Monday, January 13, 2020

Defy Gender Roles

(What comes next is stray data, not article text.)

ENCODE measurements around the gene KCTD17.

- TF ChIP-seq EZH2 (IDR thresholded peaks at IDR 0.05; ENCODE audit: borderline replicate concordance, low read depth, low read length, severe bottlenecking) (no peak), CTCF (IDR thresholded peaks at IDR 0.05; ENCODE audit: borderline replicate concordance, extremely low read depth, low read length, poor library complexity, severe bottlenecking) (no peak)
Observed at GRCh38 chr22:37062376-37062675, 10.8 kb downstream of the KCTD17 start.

Christina G. Tarango Professor John ENGL 2342 April 21, 2013 Conform or Defy Gender roles in the society of the human race have always been that the women bare the children and take care of the home while the man is out working and bringing home the money to support his family. In certain societies this is still true and women do not have a say in what they do. The role and identity of women in certain societies has been shaped and it is up to the woman under this conformity to conform or defy.The roles of women through the eyes of Marjane Satrapi as a young girl were quite â€Å"normal† for her. As a young girl she did not realize how different of a life style she was living from other young girls her age living in Iran. For example when she was six she says, â€Å"I wanted to be a Prophet because our maid did not eat with us. † Later on in the story she reveals that their maid named Mehri was eight years old when she had to leave her parents’ home to come to wo rk for Marjane and her family.As a teenager, Mehri begins falling in love with the neighbors’ son. When Marjane’s family finds this out her father goes over to the boys home and tells him, â€Å"I know that Mehri pretends she is my daughter. In reality she is my maid. † Marjane does not understand why this cannot be. Her father says, â€Å"You must understand that their love was impossible, because in this country you must stay within your own social class. † Marjane begins to understand the whole concept of the Revolution and wants to demonstrate against it.Women in the novel conform to and also defy the expectations that are placed on them by going out and demonstrating during the Revolution but also confirm by wearing the veil. Over a broadcast a man declares, â€Å"Women’s hair emanates rays that excite men. That’s why women should cover their hair! If in fact it is really more civilized to go without the veil, then animals are more civ ilized than we are. † Marjane says, â€Å"In no time the way people dressed became an ideological sign. † Marjane says, â€Å"There were two different kinds of women, the fundamentalist woman and the modern woman. The fundamentalist woman covered her entire body with a black veil and only showed her face. The modern woman to show their opposition to the regime would still wear the veil but let a few strands of hair show and they would not cover their entire body either. They would wear pants, boots, and long coats. This was done in order to protect the women from all the potential rapists, it was decreed that wearing the veil was obligatory. As a teenager she was stopped by the â€Å"Guardians of the Revolution. † These women were in place to arrest women who were improperly veiled.At the committee, they did not have to inform parents and they could detain girls for hours or even days. They could be whipped and in short anything could happen. This was quite trau matizing for Marjane however she did not tell her parents. Overall, the effects of these societal expectations on the psyche and development of Marjane as a child were very influenced by the revolution. Her parents tried their best to protect her from what was going on in their country. They tried to still give her all the liberties of that the Western children had.They did not want to take away from her childhood and wanted her to have the absolute best. They wanted her to have the best education and normal social life possible and free of terrorism. At the age of fourteen she was sent away to Austria where she would finish school and be a lot safer. WORKS CITED Satrapi, Marjane. Persepolis. United States: Pantheon Books, 2003. Print. Satrapi, Marjane. â€Å"Persepolis. † The Story of a Childhood. 2003: 6. Medium. Satrapi, Marjane. â€Å"Persepolis. † The Story of a Childhood. 2003: 36-37 . Medium. Satrapi, Marjane. â€Å"Persepolis. † The Story of a Childhood. 2003: 74-75. Medium.

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